Aurora GO Station prepares for a facelift
For more than 160 years, the train station has been an important part of the Aurora community.
Oct 28, 2020
Aurora GO Station, which is showing its age, is preparing to draw back the year.
That means it’s time for a bit of refurbishing.
So we wanted to look over the shoulder a bit, and bring things up to date – how we got here, and why it’s important to invest in the future of Aurora GO Station. That includes some pretty compelling photos, that combine – through digital magic – what the stop looked like way back in history with how it looks today.
It sets things up nicely for the future.
First a bit of background. In 1853, Aurora Station opened as the destination of Ontario’s first steam train travelling between Toronto and Machell’s Corners, as the town of Aurora was then known, on the Ontario, Simcoe and Huron Railway.
The first voyage to Aurora Station on May 16, 1853, was led by Toronto No. 2, the first locomotive built in Canada. You can actually go to the station and see the steam locomotive’s bell that commemorates the event.
In 1900, as train service and popularity grew, the Grand Trunk Railway constructed the station building we know today.
"…when it comes to heritage buildings, ongoing maintenance plays an important role in preserving a piece of history so future generations can continue to enjoy them."- Phil Pengelly, Metrolinx’s senior manager for facilities, operation and maintenance
It’s a landmark for the Town. The station was designated a provincial heritage building in 1971 and a federal heritage railway station in 1990.
GO Transit introduced service there in 1982. Over the years as GO service increased, Metrolinx made a commitment to preserve the station’s rich history.
That includes supporting a historical photo project from the Aurora Museum and Archives and On This Spot, which is a Canadian app that takes people on guided walking tours through the history of locations across the country.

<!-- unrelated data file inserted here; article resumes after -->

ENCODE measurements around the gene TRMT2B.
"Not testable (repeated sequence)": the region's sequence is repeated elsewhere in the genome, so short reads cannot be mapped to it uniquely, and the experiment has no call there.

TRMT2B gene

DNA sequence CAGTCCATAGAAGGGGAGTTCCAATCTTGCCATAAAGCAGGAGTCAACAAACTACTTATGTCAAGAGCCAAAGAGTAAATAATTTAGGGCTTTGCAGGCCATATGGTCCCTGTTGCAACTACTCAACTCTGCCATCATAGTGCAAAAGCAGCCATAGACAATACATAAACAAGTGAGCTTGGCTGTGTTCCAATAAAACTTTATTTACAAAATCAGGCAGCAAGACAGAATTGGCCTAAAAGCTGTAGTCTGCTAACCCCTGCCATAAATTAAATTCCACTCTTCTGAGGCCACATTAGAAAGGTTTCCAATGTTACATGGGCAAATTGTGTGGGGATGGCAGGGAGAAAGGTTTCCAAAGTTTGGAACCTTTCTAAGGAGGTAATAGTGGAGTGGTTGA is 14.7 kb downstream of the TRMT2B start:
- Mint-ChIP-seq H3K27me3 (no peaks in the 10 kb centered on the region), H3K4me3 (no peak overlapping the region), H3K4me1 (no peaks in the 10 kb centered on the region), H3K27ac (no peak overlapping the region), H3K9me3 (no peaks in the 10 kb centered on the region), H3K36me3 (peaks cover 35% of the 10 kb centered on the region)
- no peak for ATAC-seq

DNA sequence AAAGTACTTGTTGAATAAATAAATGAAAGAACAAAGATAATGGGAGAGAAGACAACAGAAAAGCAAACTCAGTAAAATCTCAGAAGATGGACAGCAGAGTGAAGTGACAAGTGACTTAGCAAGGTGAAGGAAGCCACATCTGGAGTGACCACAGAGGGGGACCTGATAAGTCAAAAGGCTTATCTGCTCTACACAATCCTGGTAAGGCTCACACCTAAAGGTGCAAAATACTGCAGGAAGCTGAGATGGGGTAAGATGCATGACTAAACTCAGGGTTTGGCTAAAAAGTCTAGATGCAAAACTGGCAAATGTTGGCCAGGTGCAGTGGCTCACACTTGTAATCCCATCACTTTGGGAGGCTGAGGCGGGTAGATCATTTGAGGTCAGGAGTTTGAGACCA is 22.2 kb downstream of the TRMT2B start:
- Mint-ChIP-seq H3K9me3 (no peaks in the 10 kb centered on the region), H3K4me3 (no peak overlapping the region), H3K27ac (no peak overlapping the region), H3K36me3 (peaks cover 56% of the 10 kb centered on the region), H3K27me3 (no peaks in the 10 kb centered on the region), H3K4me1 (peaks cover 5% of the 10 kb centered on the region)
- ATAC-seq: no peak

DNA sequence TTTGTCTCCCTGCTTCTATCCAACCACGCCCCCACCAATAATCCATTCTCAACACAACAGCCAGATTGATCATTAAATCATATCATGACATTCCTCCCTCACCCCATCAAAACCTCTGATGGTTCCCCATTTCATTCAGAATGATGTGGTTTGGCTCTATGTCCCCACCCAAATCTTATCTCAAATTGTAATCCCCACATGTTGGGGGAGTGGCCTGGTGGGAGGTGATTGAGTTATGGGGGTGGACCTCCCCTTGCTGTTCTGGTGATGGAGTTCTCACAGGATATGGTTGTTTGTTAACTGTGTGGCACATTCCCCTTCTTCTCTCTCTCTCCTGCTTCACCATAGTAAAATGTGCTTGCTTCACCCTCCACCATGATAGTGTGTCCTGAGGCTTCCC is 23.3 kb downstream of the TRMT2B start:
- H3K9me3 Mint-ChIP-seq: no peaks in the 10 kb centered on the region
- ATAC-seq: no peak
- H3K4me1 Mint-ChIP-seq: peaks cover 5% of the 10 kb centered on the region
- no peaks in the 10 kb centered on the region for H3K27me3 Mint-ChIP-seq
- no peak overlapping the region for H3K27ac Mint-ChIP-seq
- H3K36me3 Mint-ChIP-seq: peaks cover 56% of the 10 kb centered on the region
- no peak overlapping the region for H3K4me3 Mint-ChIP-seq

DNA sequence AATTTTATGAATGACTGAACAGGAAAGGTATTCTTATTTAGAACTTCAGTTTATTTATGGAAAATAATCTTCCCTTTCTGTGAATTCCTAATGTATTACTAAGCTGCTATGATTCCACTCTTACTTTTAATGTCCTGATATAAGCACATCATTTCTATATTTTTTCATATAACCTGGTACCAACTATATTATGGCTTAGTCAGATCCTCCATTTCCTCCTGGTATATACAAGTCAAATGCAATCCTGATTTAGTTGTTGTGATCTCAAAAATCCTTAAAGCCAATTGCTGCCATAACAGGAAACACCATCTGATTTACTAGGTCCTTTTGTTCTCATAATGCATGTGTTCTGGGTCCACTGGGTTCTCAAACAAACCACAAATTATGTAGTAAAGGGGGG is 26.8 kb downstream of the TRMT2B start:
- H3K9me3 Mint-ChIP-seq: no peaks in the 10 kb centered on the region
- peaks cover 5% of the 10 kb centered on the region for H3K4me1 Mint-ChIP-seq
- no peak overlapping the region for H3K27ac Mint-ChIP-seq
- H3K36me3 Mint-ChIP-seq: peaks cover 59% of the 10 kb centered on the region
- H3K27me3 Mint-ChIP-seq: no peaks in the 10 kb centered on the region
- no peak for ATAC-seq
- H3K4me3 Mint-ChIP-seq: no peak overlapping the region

The collaboration takes photographic moments from Aurora’s history and blends images from then and now. If you download the On This Spot app you can even take yourself on a guided, virtual walking tour of the town’s history – including Aurora GO Station.
“Like many communities throughout the country, the local train station provides an anchor to the past and is a vital conduit for modern day public transit,” says Michelle Johnson, collections and exhibitions coordinator at Aurora Museum and Archives.
To ensure the rail stop remains in good shape for years to come, Metrolinx is in the process of awarding a contract for the rehabilitation of the station building. The transit agency has received bids through a public tendering process and expects the contract to be awarded in the coming weeks.
Work will include, but is not limited to, exterior paint repairs to wood cladding, trim and decorative elements as well as any necessary wood repair to facilitate painting.
Maintenance plays an important role in keeping all GO stations in good shape. But there’s a special duty when it comes to stations of historical significance, like Aurora GO Station.
“It’s important to maintain all of our stations to ensure they are safe and reliable for our customers,” says Phil Pengelly, Metrolinx’s senior manager for facilities, operation and maintenance. “But when it comes to heritage buildings, ongoing maintenance plays an important role in preserving a piece of history so future generations can continue to enjoy them.”
Maintenance work is slated to start as early as the spring.
Because when the work is done, Aurora residents of today and tomorrow will be able to continue to enjoy the station, taking more photos that add to the already long history.
by Sam Bugos Metrolinx community relations